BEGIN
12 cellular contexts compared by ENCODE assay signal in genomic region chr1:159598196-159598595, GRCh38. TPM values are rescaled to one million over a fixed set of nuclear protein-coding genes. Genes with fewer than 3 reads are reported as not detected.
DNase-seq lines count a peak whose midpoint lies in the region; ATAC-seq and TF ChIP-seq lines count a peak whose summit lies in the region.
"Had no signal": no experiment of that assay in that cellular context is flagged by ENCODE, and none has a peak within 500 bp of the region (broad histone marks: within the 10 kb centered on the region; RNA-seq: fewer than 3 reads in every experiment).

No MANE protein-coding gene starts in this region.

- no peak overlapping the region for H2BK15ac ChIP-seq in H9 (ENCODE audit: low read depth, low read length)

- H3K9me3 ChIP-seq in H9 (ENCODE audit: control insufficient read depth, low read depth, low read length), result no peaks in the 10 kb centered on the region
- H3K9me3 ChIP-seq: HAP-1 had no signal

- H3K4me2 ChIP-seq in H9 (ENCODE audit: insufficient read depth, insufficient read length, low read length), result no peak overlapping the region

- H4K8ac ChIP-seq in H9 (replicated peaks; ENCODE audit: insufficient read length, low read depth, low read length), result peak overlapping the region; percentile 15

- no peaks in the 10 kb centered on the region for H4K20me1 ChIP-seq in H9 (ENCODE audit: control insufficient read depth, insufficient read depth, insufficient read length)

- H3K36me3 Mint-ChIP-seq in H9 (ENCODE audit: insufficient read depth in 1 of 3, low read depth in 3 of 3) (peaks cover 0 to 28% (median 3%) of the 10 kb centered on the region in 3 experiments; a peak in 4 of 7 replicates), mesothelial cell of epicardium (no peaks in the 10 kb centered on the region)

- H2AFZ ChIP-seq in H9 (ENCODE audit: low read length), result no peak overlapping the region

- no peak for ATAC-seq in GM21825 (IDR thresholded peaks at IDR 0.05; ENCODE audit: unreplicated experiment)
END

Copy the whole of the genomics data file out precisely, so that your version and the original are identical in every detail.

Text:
12 cellular contexts compared by ENCODE assay signal in genomic region chr1:159598196-159598595, GRCh38. TPM values are rescaled to one million over a fixed set of nuclear protein-coding genes. Genes with fewer than 3 reads are reported as not detected.
DNase-seq lines count a peak whose midpoint lies in the region; ATAC-seq and TF ChIP-seq lines count a peak whose summit lies in the region.
"Had no signal": no experiment of that assay in that cellular context is flagged by ENCODE, and none has a peak within 500 bp of the region (broad histone marks: within the 10 kb centered on the region; RNA-seq: fewer than 3 reads in every experiment).

No MANE protein-coding gene starts in this region.

- no peak overlapping the region for H2BK15ac ChIP-seq in H9 (ENCODE audit: low read depth, low read length)

- H3K9me3 ChIP-seq in H9 (ENCODE audit: control insufficient read depth, low read depth, low read length), result no peaks in the 10 kb centered on the region
- H3K9me3 ChIP-seq: HAP-1 had no signal

- H3K4me2 ChIP-seq in H9 (ENCODE audit: insufficient read depth, insufficient read length, low read length), result no peak overlapping the region

- H4K8ac ChIP-seq in H9 (replicated peaks; ENCODE audit: insufficient read length, low read depth, low read length), result peak overlapping the region; percentile 15

- no peaks in the 10 kb centered on the region for H4K20me1 ChIP-seq in H9 (ENCODE audit: control insufficient read depth, insufficient read depth, insufficient read length)

- H3K36me3 Mint-ChIP-seq in H9 (ENCODE audit: insufficient read depth in 1 of 3, low read depth in 3 of 3) (peaks cover 0 to 28% (median 3%) of the 10 kb centered on the region in 3 experiments; a peak in 4 of 7 replicates), mesothelial cell of epicardium (no peaks in the 10 kb centered on the region)

- H2AFZ ChIP-seq in H9 (ENCODE audit: low read length), result no peak overlapping the region

- no peak for ATAC-seq in GM21825 (IDR thresholded peaks at IDR 0.05; ENCODE audit: unreplicated experiment)